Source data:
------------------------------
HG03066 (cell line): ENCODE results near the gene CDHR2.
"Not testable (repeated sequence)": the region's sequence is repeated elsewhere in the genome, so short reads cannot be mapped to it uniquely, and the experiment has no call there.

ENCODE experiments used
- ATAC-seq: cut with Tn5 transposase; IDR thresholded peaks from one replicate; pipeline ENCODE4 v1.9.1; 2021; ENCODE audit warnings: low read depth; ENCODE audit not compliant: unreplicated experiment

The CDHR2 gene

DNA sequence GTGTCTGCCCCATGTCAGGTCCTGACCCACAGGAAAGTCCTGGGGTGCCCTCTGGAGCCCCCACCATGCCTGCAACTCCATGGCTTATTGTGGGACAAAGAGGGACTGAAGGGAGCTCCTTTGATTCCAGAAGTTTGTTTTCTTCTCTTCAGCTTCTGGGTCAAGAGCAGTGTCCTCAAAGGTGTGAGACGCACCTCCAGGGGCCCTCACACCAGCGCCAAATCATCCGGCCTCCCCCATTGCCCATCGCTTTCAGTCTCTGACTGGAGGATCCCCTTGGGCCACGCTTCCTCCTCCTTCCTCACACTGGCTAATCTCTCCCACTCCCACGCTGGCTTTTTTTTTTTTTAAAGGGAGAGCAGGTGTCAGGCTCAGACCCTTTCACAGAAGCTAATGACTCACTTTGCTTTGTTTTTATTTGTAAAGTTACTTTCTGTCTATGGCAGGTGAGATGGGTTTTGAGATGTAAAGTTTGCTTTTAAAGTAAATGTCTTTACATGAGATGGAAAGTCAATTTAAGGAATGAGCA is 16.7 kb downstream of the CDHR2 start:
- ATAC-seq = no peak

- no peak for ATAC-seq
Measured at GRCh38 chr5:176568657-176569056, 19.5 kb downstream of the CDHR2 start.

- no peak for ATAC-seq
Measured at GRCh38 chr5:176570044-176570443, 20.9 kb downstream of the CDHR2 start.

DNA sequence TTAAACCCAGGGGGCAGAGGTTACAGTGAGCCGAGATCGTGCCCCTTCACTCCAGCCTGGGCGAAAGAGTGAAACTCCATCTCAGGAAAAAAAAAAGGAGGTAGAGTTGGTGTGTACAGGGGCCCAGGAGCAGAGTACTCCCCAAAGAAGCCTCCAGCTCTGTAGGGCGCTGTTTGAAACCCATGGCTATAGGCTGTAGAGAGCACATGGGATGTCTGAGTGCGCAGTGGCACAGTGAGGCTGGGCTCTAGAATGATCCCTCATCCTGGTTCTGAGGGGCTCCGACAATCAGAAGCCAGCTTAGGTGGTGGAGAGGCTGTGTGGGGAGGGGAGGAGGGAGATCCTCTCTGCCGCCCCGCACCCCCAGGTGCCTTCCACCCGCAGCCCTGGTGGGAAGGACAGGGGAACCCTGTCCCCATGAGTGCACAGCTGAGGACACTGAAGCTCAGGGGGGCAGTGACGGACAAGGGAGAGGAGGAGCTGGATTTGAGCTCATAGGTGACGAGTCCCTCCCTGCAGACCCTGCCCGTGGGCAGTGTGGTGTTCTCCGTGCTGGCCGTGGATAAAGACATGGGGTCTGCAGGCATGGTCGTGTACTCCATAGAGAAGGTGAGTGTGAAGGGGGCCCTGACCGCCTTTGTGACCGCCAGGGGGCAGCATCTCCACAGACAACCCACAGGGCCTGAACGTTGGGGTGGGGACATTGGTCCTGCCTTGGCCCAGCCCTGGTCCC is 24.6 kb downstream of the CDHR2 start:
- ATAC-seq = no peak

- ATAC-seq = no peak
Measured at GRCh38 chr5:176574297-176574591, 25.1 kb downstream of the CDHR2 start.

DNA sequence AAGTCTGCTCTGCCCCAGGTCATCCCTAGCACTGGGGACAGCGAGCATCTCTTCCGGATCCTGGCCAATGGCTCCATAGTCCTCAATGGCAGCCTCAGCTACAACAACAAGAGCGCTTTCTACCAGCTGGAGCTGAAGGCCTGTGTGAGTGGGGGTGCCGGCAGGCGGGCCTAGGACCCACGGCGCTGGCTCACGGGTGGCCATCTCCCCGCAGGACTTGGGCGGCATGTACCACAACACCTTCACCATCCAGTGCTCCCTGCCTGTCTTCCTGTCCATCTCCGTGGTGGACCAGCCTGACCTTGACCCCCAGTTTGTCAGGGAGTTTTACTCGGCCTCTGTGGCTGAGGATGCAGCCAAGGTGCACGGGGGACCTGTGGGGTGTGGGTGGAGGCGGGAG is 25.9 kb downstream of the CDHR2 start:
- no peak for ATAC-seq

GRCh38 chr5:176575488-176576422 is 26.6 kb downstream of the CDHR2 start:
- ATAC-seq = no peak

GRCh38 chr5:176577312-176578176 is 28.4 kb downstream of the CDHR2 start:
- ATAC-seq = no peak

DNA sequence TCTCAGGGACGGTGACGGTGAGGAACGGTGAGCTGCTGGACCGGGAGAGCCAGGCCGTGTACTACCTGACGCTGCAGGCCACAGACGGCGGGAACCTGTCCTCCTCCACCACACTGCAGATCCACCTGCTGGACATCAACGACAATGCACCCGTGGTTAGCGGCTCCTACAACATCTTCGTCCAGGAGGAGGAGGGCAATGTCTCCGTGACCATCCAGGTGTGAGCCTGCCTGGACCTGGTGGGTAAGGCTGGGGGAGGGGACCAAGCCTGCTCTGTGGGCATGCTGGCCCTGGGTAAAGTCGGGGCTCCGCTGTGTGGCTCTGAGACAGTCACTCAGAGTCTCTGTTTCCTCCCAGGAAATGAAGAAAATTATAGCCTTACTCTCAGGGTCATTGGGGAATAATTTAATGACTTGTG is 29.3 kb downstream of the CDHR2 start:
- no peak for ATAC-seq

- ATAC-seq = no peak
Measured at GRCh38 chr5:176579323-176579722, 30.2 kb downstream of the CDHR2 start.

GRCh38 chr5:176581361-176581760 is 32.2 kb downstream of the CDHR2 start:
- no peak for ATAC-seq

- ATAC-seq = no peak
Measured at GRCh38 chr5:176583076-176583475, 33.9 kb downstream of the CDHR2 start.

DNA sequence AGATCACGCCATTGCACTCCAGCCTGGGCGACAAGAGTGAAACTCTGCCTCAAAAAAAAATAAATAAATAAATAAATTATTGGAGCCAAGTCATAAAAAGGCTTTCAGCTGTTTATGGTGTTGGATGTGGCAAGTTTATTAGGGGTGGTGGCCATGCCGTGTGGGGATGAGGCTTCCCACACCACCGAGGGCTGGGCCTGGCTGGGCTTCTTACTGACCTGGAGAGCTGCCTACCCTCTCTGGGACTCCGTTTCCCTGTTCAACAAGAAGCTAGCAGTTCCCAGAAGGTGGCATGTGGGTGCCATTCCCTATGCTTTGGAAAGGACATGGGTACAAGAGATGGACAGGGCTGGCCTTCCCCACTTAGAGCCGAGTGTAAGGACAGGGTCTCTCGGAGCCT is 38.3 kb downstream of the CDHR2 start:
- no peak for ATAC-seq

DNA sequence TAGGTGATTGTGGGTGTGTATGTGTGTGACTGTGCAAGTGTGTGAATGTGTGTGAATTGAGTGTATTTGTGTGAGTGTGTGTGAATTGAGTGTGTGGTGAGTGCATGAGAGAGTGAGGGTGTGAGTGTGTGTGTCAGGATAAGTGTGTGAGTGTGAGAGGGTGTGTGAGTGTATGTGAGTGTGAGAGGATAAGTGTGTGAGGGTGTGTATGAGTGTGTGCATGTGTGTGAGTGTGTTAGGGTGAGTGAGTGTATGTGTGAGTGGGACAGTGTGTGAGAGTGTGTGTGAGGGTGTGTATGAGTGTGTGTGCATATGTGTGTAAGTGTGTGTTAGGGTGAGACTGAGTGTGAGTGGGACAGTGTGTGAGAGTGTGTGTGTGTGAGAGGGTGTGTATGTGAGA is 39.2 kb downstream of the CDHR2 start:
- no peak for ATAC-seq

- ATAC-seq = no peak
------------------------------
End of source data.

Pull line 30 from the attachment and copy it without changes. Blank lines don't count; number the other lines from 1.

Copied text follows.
DNA sequence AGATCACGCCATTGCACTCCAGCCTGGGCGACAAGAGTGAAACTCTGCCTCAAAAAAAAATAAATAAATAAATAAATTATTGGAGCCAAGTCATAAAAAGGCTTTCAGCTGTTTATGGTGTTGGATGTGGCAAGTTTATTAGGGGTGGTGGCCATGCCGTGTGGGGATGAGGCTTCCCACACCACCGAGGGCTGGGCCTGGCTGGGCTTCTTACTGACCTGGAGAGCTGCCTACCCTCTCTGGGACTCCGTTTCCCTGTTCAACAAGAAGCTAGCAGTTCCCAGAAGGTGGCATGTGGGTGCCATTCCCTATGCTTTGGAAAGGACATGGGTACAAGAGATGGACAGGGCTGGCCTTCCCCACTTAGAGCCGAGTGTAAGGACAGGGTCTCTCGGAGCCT is 38.3 kb downstream of the CDHR2 start: